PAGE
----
Following the crime, a number of articles were published about the murder and manhunt. Some articles that appeared between the murder and Goss's capture mentioned Goss's prior criminal record, concerns about the parole process evidenced by Goss's release from prison only eleven days before the crime, and the prosecution's goal of putting Goss in prison for life. Another article around the time of Goss's capture quoted the judge who would later preside over Goss's trial in a manner that suggested the judge was already convinced of Goss's guilt. The judge was commenting about a potential parolee in an unrelated case and his propensity for violence. He stated, “I don't see [the potential parolee] as the kind of guy who's going to go out and commit further acts of violence, but I didn't see Goss that way, either.” R. 2 at 58. This trial judge also recognized the high level of publicity surrounding Goss's case, referring to it as “extraordinary.” R. 11 at 41. Other articles revealed raw sentiments by local residents. For instance, an article that appeared in a Hutchinson, Kansas newspaper quoted a resident stating, “If they find him I hope he'll shoot himself or they'll shoot him.” R. 2 at 18-19.
The case also acquired statewide publicity when it became an issue in the 1986 Kansas gubernatorial campaign. A challenger to the incumbent governor produced a campaign brochure using the crime as an example of lax parole standards. The brochure concluded Goss was guilty of murder. The brochure also referred to Goss as a “walking time bomb” and provided details of the killing. R. 4 at 35. Although the brochure was not distributed to voters in Meade County, local papers quoted it in stories about the gubernatorial race. The campaign flap led the Meade County Attorney to state at the time, “I don't know what's going on in this case. It's kind of turning into a circus with no help from me․ This case has taken on a life of its own.” R. 2 at 73.
Press coverage of the case diminished after the election. Following the election and Goss's arraignment in early November 1986, no press coverage reoccurred until Goss's second preliminary hearing in February 1987, four months after the crime. Only one article about the hearing appeared in the Meade Globe Press (a weekly newspaper), and three appeared in the daily newspaper published in Hutchinson, Kansas. Although primarily factual, one article quoted testimony from the hearing attributing to Goss various jail house statements regarding Janice Amerin, such as “[i]f she doesn't come back to me, I'll kill her,” “he'd get even with her” and he would “bury the bitch.” R. 4 at 60-62. In another article, the county attorney was quoted as saying:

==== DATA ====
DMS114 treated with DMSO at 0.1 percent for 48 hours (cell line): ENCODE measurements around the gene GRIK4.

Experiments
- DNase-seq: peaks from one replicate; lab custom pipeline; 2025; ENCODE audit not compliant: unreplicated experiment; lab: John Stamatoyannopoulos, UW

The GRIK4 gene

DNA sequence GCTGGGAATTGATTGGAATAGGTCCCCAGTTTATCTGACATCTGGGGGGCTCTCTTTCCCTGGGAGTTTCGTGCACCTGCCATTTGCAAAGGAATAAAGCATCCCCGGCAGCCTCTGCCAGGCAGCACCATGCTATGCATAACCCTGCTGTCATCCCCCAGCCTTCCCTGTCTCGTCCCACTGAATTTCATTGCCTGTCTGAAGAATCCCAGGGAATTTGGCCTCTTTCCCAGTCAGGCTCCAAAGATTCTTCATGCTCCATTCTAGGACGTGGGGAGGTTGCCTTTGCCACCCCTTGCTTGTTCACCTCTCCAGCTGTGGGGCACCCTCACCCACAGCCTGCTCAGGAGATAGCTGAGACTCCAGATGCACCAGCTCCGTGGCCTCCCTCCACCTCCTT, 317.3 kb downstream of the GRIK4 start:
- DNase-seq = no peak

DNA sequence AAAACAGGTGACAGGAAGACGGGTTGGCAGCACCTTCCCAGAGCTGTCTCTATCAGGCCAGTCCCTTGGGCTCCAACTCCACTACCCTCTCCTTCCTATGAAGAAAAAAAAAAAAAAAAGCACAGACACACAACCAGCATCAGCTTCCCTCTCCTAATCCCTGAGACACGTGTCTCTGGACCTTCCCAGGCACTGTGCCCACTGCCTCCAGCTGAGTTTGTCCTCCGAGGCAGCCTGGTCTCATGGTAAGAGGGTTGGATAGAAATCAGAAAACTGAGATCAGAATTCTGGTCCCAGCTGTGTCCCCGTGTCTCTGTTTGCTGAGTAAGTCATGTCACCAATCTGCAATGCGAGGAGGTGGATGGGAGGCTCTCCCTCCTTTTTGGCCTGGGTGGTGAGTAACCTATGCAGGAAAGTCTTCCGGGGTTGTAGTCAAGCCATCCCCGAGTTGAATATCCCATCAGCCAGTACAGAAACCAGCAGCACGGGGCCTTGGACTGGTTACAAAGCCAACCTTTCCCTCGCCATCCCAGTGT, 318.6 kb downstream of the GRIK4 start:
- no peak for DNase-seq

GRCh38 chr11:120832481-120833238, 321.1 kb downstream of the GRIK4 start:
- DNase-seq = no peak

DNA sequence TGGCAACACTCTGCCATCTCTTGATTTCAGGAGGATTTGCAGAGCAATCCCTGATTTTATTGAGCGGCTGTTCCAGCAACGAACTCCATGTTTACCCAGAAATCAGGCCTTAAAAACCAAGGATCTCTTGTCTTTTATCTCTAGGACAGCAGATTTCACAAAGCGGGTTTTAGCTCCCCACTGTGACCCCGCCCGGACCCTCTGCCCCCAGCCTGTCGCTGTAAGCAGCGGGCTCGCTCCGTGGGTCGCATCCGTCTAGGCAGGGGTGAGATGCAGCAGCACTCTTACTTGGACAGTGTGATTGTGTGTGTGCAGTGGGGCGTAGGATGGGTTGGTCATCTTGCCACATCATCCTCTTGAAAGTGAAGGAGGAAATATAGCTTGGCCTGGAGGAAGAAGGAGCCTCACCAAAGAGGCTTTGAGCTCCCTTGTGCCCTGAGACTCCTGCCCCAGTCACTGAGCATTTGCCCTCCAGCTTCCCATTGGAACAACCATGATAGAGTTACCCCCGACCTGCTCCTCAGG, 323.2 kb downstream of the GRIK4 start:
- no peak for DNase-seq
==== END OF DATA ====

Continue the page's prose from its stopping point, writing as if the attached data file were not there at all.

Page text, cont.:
There is something I'd sure like for everyone to know. People seem to be automatically assuming that the trial will be moved elsewhere. The fact is that a potential juror will not be dismissed just because he is familiar with the case. Potential jurors must simply be able to say that they will objectively listen to the evidence and will render a fair and impartial verdict. We could still have this trial right here in Meade County.
R. 4 at 62.
Following this press coverage in February 1987, no further articles about the case were published prior to the trial in October.
In our independent assessment of United States Supreme Court precedent, Goss has not shown that the Kansas Supreme Court's decision was an unreasonable application of clearly established federal law as determined by the United States Supreme Court. 28 U.S.C. § 2254(d). As we discussed above, it is not enough for a defendant to show “juror exposure to ․ news accounts.” Murphy v. Florida, 421 U.S. 794, 799, 95 S.Ct. 2031, 44 L.Ed.2d 589 (1975). Rather, the defendant must show a “trial atmosphere that had been utterly corrupted by press coverage.” Id. at 798, 95 S.Ct. 2031.
Goss's argument implicates two legally relevant factors: (a) the nature of the publicity and its temporal nexus to the trial, and (b) the effect of the publicity on the potential jury pool. Examining these factors, singularly and collectively, Goss cannot meet this standard.
a. Nature of the Publicity and its Temporal Nexus to Trial
Nothing about the press coverage here suggests the corruptive and pervasive media blitz the Supreme Court has required to presume prejudice. First, while the record contains thirty-four newspaper articles about the crime and its aftermath, thirty of those were published between the date of the crime (September 8, 1986) and the first preliminary hearing (November 7, 1986). The remaining four followed the second preliminary hearing on February 16, 1987. Thus, most of the articles pointed to by Goss predated the trial in October 1987 by nearly a year, and all of them predated it by over seven months.2